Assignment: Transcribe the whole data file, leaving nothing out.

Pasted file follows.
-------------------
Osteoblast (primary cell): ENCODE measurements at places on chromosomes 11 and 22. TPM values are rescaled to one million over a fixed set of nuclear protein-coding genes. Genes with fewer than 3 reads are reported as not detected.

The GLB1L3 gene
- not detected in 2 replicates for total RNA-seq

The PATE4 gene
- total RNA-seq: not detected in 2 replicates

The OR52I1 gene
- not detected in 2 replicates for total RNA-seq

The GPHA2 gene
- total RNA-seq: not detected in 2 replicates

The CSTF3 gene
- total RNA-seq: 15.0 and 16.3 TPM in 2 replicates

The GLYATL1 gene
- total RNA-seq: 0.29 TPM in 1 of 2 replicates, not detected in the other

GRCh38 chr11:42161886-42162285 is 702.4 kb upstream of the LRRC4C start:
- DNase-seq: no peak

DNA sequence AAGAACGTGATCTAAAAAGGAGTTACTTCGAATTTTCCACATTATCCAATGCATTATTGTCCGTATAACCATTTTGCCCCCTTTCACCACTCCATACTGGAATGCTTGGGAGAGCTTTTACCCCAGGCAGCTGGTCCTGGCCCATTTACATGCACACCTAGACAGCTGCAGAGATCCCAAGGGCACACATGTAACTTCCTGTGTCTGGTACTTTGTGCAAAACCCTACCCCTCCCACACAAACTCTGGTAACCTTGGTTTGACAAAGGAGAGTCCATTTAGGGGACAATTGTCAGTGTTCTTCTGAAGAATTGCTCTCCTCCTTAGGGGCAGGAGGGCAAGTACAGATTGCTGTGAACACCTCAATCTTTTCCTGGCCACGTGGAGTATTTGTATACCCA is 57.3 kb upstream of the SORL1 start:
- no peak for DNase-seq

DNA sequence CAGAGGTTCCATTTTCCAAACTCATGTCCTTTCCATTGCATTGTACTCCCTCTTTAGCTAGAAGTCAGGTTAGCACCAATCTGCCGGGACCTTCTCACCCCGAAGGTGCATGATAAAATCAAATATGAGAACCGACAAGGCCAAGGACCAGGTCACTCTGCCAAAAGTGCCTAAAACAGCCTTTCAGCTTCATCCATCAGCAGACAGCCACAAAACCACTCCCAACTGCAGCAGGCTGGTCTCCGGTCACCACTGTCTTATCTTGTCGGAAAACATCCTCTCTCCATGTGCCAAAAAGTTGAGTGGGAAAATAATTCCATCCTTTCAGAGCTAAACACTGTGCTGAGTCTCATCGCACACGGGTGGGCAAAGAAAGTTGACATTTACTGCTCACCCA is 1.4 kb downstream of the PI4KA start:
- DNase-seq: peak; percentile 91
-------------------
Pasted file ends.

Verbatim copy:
Osteoblast (primary cell): ENCODE measurements at places on chromosomes 11 and 22. TPM values are rescaled to one million over a fixed set of nuclear protein-coding genes. Genes with fewer than 3 reads are reported as not detected.

The GLB1L3 gene
- not detected in 2 replicates for total RNA-seq

The PATE4 gene
- total RNA-seq: not detected in 2 replicates

The OR52I1 gene
- not detected in 2 replicates for total RNA-seq

The GPHA2 gene
- total RNA-seq: not detected in 2 replicates

The CSTF3 gene
- total RNA-seq: 15.0 and 16.3 TPM in 2 replicates

The GLYATL1 gene
- total RNA-seq: 0.29 TPM in 1 of 2 replicates, not detected in the other

GRCh38 chr11:42161886-42162285 is 702.4 kb upstream of the LRRC4C start:
- DNase-seq: no peak

DNA sequence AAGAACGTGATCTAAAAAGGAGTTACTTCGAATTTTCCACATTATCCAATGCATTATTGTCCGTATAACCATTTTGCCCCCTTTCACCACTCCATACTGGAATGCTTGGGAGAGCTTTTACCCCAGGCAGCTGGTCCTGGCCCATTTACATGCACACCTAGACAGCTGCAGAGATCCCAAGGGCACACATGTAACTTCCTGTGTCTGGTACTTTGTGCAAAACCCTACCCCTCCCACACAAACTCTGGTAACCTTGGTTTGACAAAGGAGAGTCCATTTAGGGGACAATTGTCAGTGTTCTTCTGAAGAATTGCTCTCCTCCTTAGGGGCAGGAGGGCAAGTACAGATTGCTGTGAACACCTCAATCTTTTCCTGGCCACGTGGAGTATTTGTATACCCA is 57.3 kb upstream of the SORL1 start:
- no peak for DNase-seq

DNA sequence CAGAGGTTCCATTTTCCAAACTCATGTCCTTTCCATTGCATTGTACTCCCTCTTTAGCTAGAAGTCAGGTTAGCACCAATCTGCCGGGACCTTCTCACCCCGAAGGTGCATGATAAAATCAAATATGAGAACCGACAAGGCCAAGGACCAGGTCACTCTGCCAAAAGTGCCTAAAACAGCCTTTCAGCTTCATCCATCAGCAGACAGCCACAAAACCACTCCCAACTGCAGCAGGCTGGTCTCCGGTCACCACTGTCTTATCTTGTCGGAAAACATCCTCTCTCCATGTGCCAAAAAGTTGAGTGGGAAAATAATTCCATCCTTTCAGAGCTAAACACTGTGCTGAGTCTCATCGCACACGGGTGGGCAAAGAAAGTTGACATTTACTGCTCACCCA is 1.4 kb downstream of the PI4KA start:
- DNase-seq: peak; percentile 91